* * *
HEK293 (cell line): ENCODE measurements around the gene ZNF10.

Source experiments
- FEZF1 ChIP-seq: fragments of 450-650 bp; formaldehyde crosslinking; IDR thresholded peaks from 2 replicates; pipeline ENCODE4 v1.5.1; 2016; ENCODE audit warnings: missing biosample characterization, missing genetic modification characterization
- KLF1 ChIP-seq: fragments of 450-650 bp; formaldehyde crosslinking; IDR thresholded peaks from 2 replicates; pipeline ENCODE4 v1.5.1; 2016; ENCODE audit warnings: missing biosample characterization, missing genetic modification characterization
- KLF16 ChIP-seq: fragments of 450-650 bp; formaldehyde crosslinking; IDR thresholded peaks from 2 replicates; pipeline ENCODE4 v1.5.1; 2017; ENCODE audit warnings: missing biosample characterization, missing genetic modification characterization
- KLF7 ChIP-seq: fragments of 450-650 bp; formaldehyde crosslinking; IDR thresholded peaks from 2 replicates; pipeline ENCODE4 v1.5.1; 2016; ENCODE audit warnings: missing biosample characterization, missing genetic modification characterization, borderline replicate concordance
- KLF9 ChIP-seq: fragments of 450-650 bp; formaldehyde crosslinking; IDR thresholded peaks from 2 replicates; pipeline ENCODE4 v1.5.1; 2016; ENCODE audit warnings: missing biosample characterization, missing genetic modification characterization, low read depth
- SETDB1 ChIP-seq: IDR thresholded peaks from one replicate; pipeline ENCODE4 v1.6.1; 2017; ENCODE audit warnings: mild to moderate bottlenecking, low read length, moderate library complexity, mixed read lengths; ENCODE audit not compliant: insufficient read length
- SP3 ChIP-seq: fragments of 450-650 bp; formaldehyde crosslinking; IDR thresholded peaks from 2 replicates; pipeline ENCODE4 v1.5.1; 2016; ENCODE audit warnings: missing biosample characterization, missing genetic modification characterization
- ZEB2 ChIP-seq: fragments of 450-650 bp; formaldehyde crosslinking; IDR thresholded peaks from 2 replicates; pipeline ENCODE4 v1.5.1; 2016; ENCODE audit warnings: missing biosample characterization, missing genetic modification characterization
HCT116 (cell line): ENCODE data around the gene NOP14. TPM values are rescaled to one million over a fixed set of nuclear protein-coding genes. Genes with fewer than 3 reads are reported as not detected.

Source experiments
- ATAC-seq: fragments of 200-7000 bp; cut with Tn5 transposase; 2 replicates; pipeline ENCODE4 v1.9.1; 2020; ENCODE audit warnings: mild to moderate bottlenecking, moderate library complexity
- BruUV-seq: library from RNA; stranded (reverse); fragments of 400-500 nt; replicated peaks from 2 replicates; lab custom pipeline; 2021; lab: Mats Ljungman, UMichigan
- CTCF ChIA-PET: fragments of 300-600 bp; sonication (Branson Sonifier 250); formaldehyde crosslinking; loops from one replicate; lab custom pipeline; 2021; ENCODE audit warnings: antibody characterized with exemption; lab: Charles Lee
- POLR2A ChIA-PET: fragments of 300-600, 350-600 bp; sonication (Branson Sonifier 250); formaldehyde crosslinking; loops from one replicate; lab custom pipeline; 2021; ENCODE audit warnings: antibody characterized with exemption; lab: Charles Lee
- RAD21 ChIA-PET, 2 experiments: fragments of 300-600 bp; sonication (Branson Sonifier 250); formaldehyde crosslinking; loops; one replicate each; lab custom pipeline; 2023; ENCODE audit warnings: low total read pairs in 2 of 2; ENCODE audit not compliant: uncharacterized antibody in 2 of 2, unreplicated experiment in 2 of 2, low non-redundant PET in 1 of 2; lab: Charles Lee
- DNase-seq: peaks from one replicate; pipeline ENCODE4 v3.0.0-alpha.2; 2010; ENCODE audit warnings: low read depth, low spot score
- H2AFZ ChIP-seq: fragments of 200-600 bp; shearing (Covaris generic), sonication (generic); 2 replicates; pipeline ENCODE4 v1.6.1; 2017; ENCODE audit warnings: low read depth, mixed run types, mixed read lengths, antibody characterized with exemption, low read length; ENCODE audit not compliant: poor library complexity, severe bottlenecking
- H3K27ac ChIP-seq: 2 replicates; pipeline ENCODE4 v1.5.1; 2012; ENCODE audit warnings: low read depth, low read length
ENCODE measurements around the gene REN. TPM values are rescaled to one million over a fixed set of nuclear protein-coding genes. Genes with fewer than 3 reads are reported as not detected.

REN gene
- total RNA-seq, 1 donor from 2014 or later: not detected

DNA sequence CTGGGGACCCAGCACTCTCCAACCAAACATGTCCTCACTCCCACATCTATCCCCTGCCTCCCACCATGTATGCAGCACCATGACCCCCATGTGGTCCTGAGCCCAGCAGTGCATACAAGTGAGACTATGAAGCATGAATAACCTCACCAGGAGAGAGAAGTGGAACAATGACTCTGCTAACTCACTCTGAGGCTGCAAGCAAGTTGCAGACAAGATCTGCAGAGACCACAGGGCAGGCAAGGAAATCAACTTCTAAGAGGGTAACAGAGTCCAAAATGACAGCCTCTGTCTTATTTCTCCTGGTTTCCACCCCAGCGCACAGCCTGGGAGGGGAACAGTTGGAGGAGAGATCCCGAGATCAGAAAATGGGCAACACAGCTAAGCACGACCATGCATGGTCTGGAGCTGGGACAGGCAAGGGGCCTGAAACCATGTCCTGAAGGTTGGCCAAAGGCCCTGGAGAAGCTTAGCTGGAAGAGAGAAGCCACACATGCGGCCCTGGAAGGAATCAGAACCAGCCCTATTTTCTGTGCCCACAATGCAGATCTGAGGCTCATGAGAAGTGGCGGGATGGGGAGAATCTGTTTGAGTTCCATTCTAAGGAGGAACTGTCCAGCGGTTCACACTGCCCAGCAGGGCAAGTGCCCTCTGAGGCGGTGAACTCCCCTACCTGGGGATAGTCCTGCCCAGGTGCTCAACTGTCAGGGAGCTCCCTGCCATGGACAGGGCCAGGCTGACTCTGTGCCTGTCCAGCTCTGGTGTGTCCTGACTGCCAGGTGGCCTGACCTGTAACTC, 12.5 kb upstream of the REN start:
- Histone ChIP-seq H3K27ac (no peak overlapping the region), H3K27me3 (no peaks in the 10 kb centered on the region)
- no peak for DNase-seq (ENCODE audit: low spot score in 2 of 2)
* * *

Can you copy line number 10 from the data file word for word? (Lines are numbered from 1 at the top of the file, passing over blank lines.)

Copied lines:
- ZEB2 ChIP-seq: fragments of 450-650 bp; formaldehyde crosslinking; IDR thresholded peaks from 2 replicates; pipeline ENCODE4 v1.5.1; 2016; ENCODE audit warnings: missing biosample characterization, missing genetic modification characterization